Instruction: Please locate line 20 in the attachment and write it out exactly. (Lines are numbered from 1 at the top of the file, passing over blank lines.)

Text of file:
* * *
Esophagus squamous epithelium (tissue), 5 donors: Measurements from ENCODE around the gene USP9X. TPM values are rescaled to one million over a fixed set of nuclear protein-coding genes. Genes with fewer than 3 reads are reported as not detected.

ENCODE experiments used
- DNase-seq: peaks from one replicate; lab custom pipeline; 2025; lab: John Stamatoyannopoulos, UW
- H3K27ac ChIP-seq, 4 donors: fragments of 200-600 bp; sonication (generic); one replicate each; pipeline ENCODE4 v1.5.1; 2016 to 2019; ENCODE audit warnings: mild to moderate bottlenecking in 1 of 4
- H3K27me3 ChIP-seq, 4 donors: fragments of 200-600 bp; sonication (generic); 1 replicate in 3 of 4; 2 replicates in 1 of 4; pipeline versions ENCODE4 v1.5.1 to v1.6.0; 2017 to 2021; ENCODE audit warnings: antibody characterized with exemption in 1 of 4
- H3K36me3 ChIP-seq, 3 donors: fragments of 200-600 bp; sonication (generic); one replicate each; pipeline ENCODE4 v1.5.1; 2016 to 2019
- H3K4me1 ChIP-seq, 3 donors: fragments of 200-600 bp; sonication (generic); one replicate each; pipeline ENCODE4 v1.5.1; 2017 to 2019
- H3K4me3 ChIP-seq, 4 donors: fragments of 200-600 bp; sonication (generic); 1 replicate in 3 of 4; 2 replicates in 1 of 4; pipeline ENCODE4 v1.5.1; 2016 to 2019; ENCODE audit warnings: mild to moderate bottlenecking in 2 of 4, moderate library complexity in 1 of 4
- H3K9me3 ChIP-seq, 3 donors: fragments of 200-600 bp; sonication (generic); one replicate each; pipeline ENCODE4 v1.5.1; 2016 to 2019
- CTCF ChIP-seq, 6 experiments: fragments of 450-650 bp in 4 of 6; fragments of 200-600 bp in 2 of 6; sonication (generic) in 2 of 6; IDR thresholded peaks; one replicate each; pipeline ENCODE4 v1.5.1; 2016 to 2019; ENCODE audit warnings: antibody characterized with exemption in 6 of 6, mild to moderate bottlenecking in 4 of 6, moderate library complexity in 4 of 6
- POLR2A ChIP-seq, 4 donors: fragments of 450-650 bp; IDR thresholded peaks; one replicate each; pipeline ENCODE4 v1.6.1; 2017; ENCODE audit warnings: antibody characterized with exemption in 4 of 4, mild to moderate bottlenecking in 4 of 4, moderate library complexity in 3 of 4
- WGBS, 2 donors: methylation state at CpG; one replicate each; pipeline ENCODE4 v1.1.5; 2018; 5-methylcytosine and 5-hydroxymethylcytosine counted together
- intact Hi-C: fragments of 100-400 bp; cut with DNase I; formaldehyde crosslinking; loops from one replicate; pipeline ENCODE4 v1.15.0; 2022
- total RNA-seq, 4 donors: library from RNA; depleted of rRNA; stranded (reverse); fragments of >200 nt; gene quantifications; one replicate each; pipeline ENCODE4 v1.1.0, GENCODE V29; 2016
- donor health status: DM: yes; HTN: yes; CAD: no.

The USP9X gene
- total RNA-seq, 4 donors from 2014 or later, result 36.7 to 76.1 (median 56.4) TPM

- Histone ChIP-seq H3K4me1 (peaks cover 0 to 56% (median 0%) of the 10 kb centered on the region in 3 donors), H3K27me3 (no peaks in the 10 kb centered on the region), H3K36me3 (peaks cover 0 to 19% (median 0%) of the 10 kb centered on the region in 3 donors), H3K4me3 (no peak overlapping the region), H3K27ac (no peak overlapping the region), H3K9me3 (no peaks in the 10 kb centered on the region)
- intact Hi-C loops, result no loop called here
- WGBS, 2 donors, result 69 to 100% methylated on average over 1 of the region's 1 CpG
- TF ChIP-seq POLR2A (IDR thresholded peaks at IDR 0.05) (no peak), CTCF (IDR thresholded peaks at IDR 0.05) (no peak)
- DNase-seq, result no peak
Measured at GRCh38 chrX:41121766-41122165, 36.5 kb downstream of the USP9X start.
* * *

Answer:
- WGBS, 2 donors, result 69 to 100% methylated on average over 1 of the region's 1 CpG